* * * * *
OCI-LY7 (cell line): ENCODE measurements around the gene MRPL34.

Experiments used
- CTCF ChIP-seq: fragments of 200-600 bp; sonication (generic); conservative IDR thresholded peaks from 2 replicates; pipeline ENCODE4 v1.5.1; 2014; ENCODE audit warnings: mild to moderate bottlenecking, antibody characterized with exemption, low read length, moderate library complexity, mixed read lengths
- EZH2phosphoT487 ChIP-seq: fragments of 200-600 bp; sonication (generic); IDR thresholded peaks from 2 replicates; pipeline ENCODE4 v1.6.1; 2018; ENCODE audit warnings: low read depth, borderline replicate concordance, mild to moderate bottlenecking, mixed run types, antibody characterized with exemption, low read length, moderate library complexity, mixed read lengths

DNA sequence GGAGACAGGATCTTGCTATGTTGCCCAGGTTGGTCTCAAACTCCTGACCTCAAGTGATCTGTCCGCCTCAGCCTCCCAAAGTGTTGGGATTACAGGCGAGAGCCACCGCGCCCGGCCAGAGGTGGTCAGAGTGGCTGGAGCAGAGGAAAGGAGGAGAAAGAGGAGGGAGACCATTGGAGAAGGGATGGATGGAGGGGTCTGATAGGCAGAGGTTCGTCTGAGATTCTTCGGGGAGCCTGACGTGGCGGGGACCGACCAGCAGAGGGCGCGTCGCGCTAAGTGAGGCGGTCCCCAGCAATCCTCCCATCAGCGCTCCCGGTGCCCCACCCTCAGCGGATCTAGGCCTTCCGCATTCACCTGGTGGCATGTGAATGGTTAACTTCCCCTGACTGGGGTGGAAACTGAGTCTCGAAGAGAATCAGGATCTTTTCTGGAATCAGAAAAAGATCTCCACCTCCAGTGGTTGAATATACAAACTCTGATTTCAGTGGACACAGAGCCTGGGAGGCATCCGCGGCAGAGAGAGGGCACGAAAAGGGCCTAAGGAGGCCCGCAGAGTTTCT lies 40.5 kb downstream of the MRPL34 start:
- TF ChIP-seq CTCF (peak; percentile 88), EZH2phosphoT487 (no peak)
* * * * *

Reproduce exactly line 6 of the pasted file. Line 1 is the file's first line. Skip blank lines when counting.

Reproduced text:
- TF ChIP-seq CTCF (peak; percentile 88), EZH2phosphoT487 (no peak)